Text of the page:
Elon Musk Insists SpaceX Isn't Killing Competition With Low Pricing, Hopes Rivals Focus On Rocket Reusability: 'Others Are Free To Copy Us'

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SpaceX CEO Elon Musk on Wednesday refuted claims that the company is subsidizing its space flights to bring down its business rivals.

What Happened: Musk said that the company continues to launch profitably and is not pricing its launches below its basic cost.

“To the best of my knowledge, none of the rideshare missions have lost money,” he said. The lower launch prices, he said, were enabled by the company’s vision to take humans to outer space and its commitment to reusability.

“SpaceX is building the technology to extend consciousness beyond Earth, so the cost per ton to orbit & beyond must necessarily be low enough to accomplish that goal,” the CEO said.

He also urged rival launch providers to focus on reusability, which the company believes will rapidly bring down the cost of space travel as most money goes into manufacturing the launch vehicle.

SpaceX’s Falcon rocket is about 80% reusable, and the company is currently looking to ensure full reusability for its Starship rocket that aims to take humans back to the Moon. Musk stressed that his company does not file too many patents, enabling rivals to replicate SpaceX‘s success.

“We don't use patents, except to block patent trolls, so others are free to copy us,” he posted. “SpaceX is building the technology to extend consciousness beyond Earth, so the cost per ton to orbit & beyond must necessarily be low enough to accomplish that goal.”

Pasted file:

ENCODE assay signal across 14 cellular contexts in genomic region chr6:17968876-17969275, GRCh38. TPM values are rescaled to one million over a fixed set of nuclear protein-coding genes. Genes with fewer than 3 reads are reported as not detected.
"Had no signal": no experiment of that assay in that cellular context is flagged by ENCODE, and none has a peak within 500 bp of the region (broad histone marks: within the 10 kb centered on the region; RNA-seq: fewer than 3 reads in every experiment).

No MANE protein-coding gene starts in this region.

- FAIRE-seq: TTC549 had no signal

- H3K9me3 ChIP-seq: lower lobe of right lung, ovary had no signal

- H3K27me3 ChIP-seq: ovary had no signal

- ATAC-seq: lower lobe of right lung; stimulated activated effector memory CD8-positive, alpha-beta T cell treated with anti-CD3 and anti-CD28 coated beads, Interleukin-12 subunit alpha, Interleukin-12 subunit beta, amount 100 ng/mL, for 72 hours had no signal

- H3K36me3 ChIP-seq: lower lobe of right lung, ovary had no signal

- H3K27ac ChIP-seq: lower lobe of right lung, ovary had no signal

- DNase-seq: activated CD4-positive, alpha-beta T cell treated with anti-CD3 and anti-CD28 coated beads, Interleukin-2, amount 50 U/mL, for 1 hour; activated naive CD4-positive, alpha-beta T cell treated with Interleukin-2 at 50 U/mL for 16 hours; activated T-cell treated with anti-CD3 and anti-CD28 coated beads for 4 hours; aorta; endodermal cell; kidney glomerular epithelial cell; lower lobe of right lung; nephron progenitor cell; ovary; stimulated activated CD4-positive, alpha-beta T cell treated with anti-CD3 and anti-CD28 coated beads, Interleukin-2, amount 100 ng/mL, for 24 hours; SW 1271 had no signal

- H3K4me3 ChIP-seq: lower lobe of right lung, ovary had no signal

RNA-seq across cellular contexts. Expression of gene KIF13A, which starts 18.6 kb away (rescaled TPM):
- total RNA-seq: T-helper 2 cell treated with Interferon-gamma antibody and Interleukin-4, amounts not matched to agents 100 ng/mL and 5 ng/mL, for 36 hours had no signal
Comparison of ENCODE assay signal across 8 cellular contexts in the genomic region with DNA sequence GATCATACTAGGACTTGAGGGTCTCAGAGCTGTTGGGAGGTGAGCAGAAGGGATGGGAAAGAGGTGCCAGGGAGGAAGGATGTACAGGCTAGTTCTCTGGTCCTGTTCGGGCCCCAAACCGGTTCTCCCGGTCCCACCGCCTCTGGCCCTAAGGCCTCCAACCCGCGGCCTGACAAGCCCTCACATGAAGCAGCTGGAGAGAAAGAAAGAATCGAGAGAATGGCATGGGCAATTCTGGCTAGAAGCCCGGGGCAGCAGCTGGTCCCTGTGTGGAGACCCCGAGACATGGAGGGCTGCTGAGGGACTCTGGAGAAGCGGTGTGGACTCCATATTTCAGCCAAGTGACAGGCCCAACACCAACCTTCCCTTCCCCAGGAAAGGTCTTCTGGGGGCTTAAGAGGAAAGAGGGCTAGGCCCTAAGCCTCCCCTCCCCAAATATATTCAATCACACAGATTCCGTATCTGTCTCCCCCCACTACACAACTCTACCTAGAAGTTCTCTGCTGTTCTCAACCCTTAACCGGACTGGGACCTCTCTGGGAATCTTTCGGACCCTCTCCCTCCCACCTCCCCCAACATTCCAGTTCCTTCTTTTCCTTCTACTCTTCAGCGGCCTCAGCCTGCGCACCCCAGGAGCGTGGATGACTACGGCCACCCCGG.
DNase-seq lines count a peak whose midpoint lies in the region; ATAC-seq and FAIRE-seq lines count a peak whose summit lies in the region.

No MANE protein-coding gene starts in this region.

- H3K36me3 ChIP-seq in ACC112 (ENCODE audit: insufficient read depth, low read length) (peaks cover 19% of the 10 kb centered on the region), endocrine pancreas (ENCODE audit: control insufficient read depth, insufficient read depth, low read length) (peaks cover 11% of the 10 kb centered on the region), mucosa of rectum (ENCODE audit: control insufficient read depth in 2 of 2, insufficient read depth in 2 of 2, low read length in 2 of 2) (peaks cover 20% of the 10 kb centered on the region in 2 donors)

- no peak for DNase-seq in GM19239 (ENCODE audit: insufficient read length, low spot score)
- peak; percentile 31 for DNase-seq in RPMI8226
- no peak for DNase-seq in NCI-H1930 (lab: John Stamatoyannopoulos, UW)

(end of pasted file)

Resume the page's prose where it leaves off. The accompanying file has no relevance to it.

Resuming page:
Why It Matters: SpaceX offers dedicated rideshare missions for as low as $300,000 for 50 kg to sun-synchronous orbit with additional mass priced at $6,000 per kg.

In comparison, RocketLab charges about $21,500 per kilogram for its launches to specific orbits, The New York Times reported. RocketLab CEO Peter Beck told the newspaper that SpaceX is engaging in anti-competitive behavior with its low prices. Tim Ellis of Relativity Space and Phantom Space‘s Jim Cantrell also shared similar concerns that Musk’s company is pulling down other upcoming players in the space launch industry.

"Every single funding round that was done once we started to become a larger company, and every single customer deal we have signed, has been followed with a swift and large number of outreach calls from SpaceX to all of those entities berating them for doing things with us," Ellis reportedly told NYT.

According to data from analytics firm Bryce Tech, SpaceX launched about 429,125 kgs of spacecraft upmass in the first quarter alone, followed by China Aerospace Science and Technology Corporation (CASC) which launched just 29,426 kgs. SpaceX’s American rival United Launch Alliance, meanwhile, launched only 1,285 kgs of spacecraft upmass in the quarter.

Read More: Legacy Auto Giants GM, Stellantis Plan To Fend Off Chinese EV Threat With $25K Electric Jeep, ‘Most Affordable’ Revived Bolt

Image made via photos on Shutterstock

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